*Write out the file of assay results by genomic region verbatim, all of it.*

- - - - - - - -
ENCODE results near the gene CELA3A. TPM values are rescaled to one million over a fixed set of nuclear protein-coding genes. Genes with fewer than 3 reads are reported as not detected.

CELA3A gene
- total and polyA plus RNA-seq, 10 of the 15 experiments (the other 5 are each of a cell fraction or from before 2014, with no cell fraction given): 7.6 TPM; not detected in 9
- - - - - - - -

ENCODE results near the gene CELA3A. TPM values are rescaled to one million over a fixed set of nuclear protein-coding genes. Genes with fewer than 3 reads are reported as not detected.

CELA3A gene
- total and polyA plus RNA-seq, 10 of the 15 experiments (the other 5 are each of a cell fraction or from before 2014, with no cell fraction given): 7.6 TPM; not detected in 9